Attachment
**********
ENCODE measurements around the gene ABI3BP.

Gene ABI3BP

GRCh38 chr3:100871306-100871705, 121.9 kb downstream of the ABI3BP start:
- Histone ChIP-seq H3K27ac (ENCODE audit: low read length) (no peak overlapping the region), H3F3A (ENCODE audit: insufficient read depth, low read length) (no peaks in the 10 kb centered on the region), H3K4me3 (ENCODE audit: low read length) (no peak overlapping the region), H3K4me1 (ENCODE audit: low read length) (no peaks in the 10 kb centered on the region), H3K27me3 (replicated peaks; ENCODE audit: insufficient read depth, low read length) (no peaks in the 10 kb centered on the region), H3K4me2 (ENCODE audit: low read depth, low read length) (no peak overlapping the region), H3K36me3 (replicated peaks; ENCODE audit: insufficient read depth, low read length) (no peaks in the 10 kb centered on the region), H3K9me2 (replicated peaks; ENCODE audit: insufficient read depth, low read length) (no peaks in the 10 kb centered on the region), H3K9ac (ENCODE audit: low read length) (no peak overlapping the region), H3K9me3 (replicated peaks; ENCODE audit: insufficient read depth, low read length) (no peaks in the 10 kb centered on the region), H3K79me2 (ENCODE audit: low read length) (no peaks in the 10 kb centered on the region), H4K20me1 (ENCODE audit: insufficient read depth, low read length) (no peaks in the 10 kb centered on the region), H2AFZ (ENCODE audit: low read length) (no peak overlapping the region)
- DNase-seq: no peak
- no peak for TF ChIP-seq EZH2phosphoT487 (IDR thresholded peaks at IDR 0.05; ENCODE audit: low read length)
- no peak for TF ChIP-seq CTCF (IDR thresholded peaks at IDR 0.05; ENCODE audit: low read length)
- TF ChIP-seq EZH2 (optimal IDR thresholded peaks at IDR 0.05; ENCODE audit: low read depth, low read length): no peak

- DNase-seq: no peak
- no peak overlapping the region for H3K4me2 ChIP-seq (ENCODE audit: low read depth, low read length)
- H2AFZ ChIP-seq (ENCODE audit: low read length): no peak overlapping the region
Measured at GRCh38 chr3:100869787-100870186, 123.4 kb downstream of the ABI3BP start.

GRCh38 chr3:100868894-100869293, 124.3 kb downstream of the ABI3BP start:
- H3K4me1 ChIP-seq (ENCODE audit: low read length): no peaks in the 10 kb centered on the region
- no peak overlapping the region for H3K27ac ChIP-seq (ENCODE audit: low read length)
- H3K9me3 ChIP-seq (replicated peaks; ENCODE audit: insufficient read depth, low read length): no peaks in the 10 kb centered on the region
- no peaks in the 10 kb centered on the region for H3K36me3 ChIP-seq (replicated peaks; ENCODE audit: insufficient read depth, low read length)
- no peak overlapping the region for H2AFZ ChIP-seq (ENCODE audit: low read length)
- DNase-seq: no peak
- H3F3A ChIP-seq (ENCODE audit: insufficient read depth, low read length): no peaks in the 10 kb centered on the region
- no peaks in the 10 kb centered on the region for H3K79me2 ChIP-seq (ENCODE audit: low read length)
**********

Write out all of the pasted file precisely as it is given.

ENCODE measurements around the gene ABI3BP.

Gene ABI3BP

GRCh38 chr3:100871306-100871705, 121.9 kb downstream of the ABI3BP start:
- Histone ChIP-seq H3K27ac (ENCODE audit: low read length) (no peak overlapping the region), H3F3A (ENCODE audit: insufficient read depth, low read length) (no peaks in the 10 kb centered on the region), H3K4me3 (ENCODE audit: low read length) (no peak overlapping the region), H3K4me1 (ENCODE audit: low read length) (no peaks in the 10 kb centered on the region), H3K27me3 (replicated peaks; ENCODE audit: insufficient read depth, low read length) (no peaks in the 10 kb centered on the region), H3K4me2 (ENCODE audit: low read depth, low read length) (no peak overlapping the region), H3K36me3 (replicated peaks; ENCODE audit: insufficient read depth, low read length) (no peaks in the 10 kb centered on the region), H3K9me2 (replicated peaks; ENCODE audit: insufficient read depth, low read length) (no peaks in the 10 kb centered on the region), H3K9ac (ENCODE audit: low read length) (no peak overlapping the region), H3K9me3 (replicated peaks; ENCODE audit: insufficient read depth, low read length) (no peaks in the 10 kb centered on the region), H3K79me2 (ENCODE audit: low read length) (no peaks in the 10 kb centered on the region), H4K20me1 (ENCODE audit: insufficient read depth, low read length) (no peaks in the 10 kb centered on the region), H2AFZ (ENCODE audit: low read length) (no peak overlapping the region)
- DNase-seq: no peak
- no peak for TF ChIP-seq EZH2phosphoT487 (IDR thresholded peaks at IDR 0.05; ENCODE audit: low read length)
- no peak for TF ChIP-seq CTCF (IDR thresholded peaks at IDR 0.05; ENCODE audit: low read length)
- TF ChIP-seq EZH2 (optimal IDR thresholded peaks at IDR 0.05; ENCODE audit: low read depth, low read length): no peak

- DNase-seq: no peak
- no peak overlapping the region for H3K4me2 ChIP-seq (ENCODE audit: low read depth, low read length)
- H2AFZ ChIP-seq (ENCODE audit: low read length): no peak overlapping the region
Measured at GRCh38 chr3:100869787-100870186, 123.4 kb downstream of the ABI3BP start.

GRCh38 chr3:100868894-100869293, 124.3 kb downstream of the ABI3BP start:
- H3K4me1 ChIP-seq (ENCODE audit: low read length): no peaks in the 10 kb centered on the region
- no peak overlapping the region for H3K27ac ChIP-seq (ENCODE audit: low read length)
- H3K9me3 ChIP-seq (replicated peaks; ENCODE audit: insufficient read depth, low read length): no peaks in the 10 kb centered on the region
- no peaks in the 10 kb centered on the region for H3K36me3 ChIP-seq (replicated peaks; ENCODE audit: insufficient read depth, low read length)
- no peak overlapping the region for H2AFZ ChIP-seq (ENCODE audit: low read length)
- DNase-seq: no peak
- H3F3A ChIP-seq (ENCODE audit: insufficient read depth, low read length): no peaks in the 10 kb centered on the region
- no peaks in the 10 kb centered on the region for H3K79me2 ChIP-seq (ENCODE audit: low read length)